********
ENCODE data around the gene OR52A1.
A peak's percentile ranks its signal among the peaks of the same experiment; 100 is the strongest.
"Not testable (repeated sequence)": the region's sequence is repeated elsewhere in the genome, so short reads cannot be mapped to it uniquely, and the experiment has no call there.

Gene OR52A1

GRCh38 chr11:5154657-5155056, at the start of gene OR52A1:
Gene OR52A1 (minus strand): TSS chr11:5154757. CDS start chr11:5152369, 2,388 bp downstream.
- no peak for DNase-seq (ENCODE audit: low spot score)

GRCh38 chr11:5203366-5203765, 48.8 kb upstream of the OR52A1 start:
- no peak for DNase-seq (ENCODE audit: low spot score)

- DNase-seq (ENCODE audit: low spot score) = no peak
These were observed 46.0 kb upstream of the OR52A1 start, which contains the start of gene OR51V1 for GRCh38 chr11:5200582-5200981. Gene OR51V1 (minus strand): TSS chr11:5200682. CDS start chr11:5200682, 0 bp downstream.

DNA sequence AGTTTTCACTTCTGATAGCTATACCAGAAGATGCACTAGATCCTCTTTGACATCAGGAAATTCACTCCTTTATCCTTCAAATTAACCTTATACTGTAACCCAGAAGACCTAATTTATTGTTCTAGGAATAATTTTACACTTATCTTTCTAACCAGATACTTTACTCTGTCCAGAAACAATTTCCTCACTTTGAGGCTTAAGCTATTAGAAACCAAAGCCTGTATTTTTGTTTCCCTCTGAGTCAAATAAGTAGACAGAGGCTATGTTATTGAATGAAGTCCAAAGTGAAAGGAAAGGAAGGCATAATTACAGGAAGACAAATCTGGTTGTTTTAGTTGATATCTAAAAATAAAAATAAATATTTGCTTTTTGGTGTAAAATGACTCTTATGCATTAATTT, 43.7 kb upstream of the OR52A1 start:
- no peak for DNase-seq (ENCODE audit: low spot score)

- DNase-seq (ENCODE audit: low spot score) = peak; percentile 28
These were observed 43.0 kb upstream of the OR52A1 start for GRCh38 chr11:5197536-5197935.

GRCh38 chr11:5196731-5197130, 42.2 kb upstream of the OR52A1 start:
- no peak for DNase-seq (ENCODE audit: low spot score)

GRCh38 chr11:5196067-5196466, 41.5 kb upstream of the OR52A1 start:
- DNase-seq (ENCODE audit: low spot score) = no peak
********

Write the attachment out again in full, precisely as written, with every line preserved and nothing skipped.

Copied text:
ENCODE data around the gene OR52A1.
A peak's percentile ranks its signal among the peaks of the same experiment; 100 is the strongest.
"Not testable (repeated sequence)": the region's sequence is repeated elsewhere in the genome, so short reads cannot be mapped to it uniquely, and the experiment has no call there.

Gene OR52A1

GRCh38 chr11:5154657-5155056, at the start of gene OR52A1:
Gene OR52A1 (minus strand): TSS chr11:5154757. CDS start chr11:5152369, 2,388 bp downstream.
- no peak for DNase-seq (ENCODE audit: low spot score)

GRCh38 chr11:5203366-5203765, 48.8 kb upstream of the OR52A1 start:
- no peak for DNase-seq (ENCODE audit: low spot score)

- DNase-seq (ENCODE audit: low spot score) = no peak
These were observed 46.0 kb upstream of the OR52A1 start, which contains the start of gene OR51V1 for GRCh38 chr11:5200582-5200981. Gene OR51V1 (minus strand): TSS chr11:5200682. CDS start chr11:5200682, 0 bp downstream.

DNA sequence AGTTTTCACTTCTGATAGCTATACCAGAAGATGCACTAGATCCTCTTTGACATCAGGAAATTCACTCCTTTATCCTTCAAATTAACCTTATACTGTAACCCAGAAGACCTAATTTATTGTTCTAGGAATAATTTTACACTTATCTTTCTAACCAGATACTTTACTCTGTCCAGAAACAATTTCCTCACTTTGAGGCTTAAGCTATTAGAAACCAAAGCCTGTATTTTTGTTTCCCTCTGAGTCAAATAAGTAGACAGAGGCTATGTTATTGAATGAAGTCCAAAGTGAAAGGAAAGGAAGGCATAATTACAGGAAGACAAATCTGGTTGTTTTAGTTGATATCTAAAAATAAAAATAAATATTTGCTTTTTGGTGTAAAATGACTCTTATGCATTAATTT, 43.7 kb upstream of the OR52A1 start:
- no peak for DNase-seq (ENCODE audit: low spot score)

- DNase-seq (ENCODE audit: low spot score) = peak; percentile 28
These were observed 43.0 kb upstream of the OR52A1 start for GRCh38 chr11:5197536-5197935.

GRCh38 chr11:5196731-5197130, 42.2 kb upstream of the OR52A1 start:
- no peak for DNase-seq (ENCODE audit: low spot score)

GRCh38 chr11:5196067-5196466, 41.5 kb upstream of the OR52A1 start:
- DNase-seq (ENCODE audit: low spot score) = no peak